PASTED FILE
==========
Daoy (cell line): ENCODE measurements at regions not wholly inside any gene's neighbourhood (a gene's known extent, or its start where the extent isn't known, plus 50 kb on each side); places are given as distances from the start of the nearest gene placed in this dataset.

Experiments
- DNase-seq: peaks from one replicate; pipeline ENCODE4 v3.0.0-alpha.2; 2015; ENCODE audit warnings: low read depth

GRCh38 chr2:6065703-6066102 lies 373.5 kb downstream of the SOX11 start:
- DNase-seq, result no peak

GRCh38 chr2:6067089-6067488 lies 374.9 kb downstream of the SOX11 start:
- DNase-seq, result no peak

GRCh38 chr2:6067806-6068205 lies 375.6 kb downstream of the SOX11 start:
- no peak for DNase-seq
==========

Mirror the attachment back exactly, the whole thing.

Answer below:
Daoy (cell line): ENCODE measurements at regions not wholly inside any gene's neighbourhood (a gene's known extent, or its start where the extent isn't known, plus 50 kb on each side); places are given as distances from the start of the nearest gene placed in this dataset.

Experiments
- DNase-seq: peaks from one replicate; pipeline ENCODE4 v3.0.0-alpha.2; 2015; ENCODE audit warnings: low read depth

GRCh38 chr2:6065703-6066102 lies 373.5 kb downstream of the SOX11 start:
- DNase-seq, result no peak

GRCh38 chr2:6067089-6067488 lies 374.9 kb downstream of the SOX11 start:
- DNase-seq, result no peak

GRCh38 chr2:6067806-6068205 lies 375.6 kb downstream of the SOX11 start:
- no peak for DNase-seq